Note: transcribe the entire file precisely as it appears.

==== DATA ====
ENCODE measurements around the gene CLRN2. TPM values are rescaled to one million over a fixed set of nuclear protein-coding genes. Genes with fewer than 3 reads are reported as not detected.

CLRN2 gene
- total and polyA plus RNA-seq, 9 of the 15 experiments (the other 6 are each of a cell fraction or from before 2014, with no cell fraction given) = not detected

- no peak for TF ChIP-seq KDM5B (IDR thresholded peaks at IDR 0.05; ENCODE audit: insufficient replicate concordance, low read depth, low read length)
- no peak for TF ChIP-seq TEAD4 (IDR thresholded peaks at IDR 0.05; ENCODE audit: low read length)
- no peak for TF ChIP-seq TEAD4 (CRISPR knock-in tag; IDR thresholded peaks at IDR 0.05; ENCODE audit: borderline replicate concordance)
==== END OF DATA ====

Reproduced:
ENCODE measurements around the gene CLRN2. TPM values are rescaled to one million over a fixed set of nuclear protein-coding genes. Genes with fewer than 3 reads are reported as not detected.

CLRN2 gene
- total and polyA plus RNA-seq, 9 of the 15 experiments (the other 6 are each of a cell fraction or from before 2014, with no cell fraction given) = not detected

- no peak for TF ChIP-seq KDM5B (IDR thresholded peaks at IDR 0.05; ENCODE audit: insufficient replicate concordance, low read depth, low read length)
- no peak for TF ChIP-seq TEAD4 (IDR thresholded peaks at IDR 0.05; ENCODE audit: low read length)
- no peak for TF ChIP-seq TEAD4 (CRISPR knock-in tag; IDR thresholded peaks at IDR 0.05; ENCODE audit: borderline replicate concordance)